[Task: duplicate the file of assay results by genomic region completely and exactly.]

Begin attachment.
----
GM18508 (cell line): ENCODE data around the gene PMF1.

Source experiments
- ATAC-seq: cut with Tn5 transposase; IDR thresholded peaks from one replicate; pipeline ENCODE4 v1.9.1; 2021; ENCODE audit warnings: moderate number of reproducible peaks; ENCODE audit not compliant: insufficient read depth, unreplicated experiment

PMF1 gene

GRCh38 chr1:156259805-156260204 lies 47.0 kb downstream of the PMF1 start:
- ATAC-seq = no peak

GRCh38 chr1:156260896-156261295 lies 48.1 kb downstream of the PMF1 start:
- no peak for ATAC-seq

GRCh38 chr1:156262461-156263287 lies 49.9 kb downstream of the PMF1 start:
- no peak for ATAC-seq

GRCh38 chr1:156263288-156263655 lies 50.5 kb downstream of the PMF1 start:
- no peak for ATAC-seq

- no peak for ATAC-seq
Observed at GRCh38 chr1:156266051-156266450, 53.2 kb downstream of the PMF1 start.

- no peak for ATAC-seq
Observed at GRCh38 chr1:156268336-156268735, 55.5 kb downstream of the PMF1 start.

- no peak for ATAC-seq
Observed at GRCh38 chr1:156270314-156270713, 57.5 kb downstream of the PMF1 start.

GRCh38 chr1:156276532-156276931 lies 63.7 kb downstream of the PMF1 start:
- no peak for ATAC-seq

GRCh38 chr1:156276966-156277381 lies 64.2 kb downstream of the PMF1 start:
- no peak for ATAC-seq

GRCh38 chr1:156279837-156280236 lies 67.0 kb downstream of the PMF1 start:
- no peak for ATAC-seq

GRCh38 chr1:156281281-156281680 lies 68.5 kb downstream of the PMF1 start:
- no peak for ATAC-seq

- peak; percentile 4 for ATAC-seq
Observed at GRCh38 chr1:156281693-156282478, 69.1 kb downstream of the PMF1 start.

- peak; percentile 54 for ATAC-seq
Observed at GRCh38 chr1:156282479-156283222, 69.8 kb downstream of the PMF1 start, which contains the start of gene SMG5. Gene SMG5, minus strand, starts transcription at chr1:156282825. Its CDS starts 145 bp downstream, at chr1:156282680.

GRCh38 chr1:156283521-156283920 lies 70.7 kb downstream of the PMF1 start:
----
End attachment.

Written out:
GM18508 (cell line): ENCODE data around the gene PMF1.

Source experiments
- ATAC-seq: cut with Tn5 transposase; IDR thresholded peaks from one replicate; pipeline ENCODE4 v1.9.1; 2021; ENCODE audit warnings: moderate number of reproducible peaks; ENCODE audit not compliant: insufficient read depth, unreplicated experiment

PMF1 gene

GRCh38 chr1:156259805-156260204 lies 47.0 kb downstream of the PMF1 start:
- ATAC-seq = no peak

GRCh38 chr1:156260896-156261295 lies 48.1 kb downstream of the PMF1 start:
- no peak for ATAC-seq

GRCh38 chr1:156262461-156263287 lies 49.9 kb downstream of the PMF1 start:
- no peak for ATAC-seq

GRCh38 chr1:156263288-156263655 lies 50.5 kb downstream of the PMF1 start:
- no peak for ATAC-seq

- no peak for ATAC-seq
Observed at GRCh38 chr1:156266051-156266450, 53.2 kb downstream of the PMF1 start.

- no peak for ATAC-seq
Observed at GRCh38 chr1:156268336-156268735, 55.5 kb downstream of the PMF1 start.

- no peak for ATAC-seq
Observed at GRCh38 chr1:156270314-156270713, 57.5 kb downstream of the PMF1 start.

GRCh38 chr1:156276532-156276931 lies 63.7 kb downstream of the PMF1 start:
- no peak for ATAC-seq

GRCh38 chr1:156276966-156277381 lies 64.2 kb downstream of the PMF1 start:
- no peak for ATAC-seq

GRCh38 chr1:156279837-156280236 lies 67.0 kb downstream of the PMF1 start:
- no peak for ATAC-seq

GRCh38 chr1:156281281-156281680 lies 68.5 kb downstream of the PMF1 start:
- no peak for ATAC-seq

- peak; percentile 4 for ATAC-seq
Observed at GRCh38 chr1:156281693-156282478, 69.1 kb downstream of the PMF1 start.

- peak; percentile 54 for ATAC-seq
Observed at GRCh38 chr1:156282479-156283222, 69.8 kb downstream of the PMF1 start, which contains the start of gene SMG5. Gene SMG5, minus strand, starts transcription at chr1:156282825. Its CDS starts 145 bp downstream, at chr1:156282680.

GRCh38 chr1:156283521-156283920 lies 70.7 kb downstream of the PMF1 start: